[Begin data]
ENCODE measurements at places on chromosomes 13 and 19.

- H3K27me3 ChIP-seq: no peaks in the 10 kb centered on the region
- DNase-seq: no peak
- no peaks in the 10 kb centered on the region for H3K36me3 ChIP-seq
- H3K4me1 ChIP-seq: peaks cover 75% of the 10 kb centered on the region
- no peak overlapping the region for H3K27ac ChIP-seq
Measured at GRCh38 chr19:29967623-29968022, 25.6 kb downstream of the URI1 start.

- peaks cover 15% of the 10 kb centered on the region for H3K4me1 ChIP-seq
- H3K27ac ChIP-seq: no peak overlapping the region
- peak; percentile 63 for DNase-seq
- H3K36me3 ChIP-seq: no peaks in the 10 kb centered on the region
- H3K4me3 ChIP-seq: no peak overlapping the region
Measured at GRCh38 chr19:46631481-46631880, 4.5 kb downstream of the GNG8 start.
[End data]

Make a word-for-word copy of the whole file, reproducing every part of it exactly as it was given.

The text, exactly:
ENCODE measurements at places on chromosomes 13 and 19.

- H3K27me3 ChIP-seq: no peaks in the 10 kb centered on the region
- DNase-seq: no peak
- no peaks in the 10 kb centered on the region for H3K36me3 ChIP-seq
- H3K4me1 ChIP-seq: peaks cover 75% of the 10 kb centered on the region
- no peak overlapping the region for H3K27ac ChIP-seq
Measured at GRCh38 chr19:29967623-29968022, 25.6 kb downstream of the URI1 start.

- peaks cover 15% of the 10 kb centered on the region for H3K4me1 ChIP-seq
- H3K27ac ChIP-seq: no peak overlapping the region
- peak; percentile 63 for DNase-seq
- H3K36me3 ChIP-seq: no peaks in the 10 kb centered on the region
- H3K4me3 ChIP-seq: no peak overlapping the region
Measured at GRCh38 chr19:46631481-46631880, 4.5 kb downstream of the GNG8 start.